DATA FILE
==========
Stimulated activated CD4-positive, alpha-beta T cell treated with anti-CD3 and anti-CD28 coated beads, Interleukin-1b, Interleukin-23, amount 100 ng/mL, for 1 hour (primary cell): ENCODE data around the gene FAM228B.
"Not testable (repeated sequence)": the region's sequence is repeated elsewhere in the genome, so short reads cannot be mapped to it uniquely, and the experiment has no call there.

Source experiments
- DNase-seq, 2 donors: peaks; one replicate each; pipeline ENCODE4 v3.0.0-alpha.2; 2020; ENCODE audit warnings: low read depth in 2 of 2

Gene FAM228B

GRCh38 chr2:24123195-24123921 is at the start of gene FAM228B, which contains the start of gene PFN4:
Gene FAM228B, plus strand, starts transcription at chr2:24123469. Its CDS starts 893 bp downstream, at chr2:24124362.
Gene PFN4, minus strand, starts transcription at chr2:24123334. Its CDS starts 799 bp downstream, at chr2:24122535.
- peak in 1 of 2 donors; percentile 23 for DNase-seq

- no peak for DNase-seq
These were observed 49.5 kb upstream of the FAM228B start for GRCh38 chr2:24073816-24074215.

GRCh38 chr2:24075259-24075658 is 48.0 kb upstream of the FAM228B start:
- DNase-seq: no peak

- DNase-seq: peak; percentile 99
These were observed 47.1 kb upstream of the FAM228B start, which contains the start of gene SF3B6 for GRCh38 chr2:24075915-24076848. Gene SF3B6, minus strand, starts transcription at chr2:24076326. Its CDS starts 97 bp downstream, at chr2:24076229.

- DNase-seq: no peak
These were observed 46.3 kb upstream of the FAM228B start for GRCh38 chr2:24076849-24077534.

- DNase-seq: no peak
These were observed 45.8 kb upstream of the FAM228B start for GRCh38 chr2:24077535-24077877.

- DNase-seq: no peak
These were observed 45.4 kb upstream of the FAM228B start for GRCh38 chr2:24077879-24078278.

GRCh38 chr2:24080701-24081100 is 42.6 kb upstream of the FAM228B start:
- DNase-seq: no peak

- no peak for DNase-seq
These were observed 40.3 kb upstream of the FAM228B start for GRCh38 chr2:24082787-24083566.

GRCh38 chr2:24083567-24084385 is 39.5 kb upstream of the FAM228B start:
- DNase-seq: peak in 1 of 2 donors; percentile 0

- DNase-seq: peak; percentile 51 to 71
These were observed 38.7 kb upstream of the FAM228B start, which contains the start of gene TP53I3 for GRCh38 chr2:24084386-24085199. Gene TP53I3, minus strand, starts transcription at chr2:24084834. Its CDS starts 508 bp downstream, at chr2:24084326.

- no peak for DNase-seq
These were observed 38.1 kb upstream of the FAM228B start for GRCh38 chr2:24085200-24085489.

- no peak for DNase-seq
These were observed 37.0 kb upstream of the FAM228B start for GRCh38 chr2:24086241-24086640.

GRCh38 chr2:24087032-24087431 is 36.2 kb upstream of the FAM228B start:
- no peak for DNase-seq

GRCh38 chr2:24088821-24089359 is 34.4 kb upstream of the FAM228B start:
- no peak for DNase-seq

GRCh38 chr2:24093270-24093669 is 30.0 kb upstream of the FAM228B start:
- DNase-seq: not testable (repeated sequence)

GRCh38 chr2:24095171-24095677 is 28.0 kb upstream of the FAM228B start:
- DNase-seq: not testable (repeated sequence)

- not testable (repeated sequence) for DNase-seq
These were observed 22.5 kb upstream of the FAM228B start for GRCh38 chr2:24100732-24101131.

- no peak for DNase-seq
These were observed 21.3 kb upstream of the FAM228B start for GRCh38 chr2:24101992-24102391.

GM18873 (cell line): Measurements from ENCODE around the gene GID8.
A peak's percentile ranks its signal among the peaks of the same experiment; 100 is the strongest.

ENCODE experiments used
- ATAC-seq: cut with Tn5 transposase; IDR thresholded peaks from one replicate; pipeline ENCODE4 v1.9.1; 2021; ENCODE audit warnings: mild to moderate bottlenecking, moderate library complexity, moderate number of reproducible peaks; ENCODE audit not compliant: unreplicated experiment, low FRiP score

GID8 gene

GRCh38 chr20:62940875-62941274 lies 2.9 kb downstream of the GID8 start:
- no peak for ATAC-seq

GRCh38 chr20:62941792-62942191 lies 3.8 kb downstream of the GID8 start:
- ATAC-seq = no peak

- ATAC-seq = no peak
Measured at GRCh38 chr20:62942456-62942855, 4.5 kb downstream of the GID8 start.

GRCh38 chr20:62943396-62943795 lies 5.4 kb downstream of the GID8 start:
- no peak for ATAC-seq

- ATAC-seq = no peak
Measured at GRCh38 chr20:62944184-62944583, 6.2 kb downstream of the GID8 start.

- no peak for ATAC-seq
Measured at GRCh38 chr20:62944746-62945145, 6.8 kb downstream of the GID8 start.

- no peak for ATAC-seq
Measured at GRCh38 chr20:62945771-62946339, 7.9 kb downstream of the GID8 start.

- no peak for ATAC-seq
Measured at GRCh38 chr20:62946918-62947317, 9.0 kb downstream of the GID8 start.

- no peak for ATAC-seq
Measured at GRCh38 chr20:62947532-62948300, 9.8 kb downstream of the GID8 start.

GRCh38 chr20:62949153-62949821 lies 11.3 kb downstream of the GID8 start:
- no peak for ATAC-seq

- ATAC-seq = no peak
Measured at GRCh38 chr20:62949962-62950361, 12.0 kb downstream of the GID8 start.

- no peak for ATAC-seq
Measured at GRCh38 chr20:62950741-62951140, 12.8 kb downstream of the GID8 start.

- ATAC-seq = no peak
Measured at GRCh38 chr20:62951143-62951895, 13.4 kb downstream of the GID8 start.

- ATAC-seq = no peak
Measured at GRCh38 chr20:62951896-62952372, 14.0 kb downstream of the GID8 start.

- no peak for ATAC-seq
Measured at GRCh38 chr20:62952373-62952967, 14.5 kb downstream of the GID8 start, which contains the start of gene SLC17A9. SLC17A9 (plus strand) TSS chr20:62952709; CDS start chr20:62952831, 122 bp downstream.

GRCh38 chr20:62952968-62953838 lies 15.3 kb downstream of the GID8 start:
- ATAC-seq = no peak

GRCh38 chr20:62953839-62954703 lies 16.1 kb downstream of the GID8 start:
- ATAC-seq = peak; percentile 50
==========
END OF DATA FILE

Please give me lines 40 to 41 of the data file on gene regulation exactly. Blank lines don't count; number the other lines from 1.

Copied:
GRCh38 chr2:24095171-24095677 is 28.0 kb upstream of the FAM228B start:
- DNase-seq: not testable (repeated sequence)